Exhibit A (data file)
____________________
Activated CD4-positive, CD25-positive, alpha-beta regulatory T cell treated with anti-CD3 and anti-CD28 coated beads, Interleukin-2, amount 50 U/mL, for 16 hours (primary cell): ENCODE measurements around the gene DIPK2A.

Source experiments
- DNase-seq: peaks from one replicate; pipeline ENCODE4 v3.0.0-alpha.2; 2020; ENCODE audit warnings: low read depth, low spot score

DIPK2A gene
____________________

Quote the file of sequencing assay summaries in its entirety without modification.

Activated CD4-positive, CD25-positive, alpha-beta regulatory T cell treated with anti-CD3 and anti-CD28 coated beads, Interleukin-2, amount 50 U/mL, for 16 hours (primary cell): ENCODE measurements around the gene DIPK2A.

Source experiments
- DNase-seq: peaks from one replicate; pipeline ENCODE4 v3.0.0-alpha.2; 2020; ENCODE audit warnings: low read depth, low spot score

DIPK2A gene